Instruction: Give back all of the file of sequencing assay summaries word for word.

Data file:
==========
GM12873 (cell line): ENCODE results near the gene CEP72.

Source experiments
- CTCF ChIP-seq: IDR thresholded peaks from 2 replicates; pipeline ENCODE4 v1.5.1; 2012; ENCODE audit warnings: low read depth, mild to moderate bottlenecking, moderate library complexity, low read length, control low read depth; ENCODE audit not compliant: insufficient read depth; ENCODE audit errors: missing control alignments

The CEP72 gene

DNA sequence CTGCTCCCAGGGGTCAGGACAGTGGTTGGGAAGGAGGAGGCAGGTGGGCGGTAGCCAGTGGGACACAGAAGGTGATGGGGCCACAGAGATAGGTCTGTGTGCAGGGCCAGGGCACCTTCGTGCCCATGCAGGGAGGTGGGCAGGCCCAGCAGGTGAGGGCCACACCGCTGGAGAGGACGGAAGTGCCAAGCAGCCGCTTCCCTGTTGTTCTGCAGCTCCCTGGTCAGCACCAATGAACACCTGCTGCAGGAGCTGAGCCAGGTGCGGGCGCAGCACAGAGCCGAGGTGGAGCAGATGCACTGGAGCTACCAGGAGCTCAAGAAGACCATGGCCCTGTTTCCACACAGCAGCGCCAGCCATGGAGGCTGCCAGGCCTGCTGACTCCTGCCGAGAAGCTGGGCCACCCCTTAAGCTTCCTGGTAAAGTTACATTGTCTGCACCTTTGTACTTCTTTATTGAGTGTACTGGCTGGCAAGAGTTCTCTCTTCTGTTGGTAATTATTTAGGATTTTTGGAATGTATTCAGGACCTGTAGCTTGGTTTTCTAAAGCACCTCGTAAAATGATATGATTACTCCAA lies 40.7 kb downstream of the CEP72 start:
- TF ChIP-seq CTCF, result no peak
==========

GM12873 (cell line): ENCODE results near the gene CEP72.

Source experiments
- CTCF ChIP-seq: IDR thresholded peaks from 2 replicates; pipeline ENCODE4 v1.5.1; 2012; ENCODE audit warnings: low read depth, mild to moderate bottlenecking, moderate library complexity, low read length, control low read depth; ENCODE audit not compliant: insufficient read depth; ENCODE audit errors: missing control alignments

The CEP72 gene

DNA sequence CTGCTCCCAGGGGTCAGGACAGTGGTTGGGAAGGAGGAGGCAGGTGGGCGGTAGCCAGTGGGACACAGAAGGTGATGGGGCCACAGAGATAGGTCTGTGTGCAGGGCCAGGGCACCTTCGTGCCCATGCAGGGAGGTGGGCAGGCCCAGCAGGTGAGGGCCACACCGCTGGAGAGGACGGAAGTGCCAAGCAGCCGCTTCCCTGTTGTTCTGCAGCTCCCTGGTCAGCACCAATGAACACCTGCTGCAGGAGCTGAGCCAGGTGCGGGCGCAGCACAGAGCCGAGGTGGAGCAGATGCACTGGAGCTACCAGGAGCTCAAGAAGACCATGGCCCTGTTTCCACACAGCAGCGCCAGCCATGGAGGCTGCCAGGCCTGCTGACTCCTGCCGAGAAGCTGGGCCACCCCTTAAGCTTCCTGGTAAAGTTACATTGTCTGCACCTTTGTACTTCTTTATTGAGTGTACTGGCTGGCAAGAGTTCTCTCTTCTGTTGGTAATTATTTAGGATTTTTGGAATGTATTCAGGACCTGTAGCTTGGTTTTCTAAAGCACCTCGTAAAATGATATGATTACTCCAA lies 40.7 kb downstream of the CEP72 start:
- TF ChIP-seq CTCF, result no peak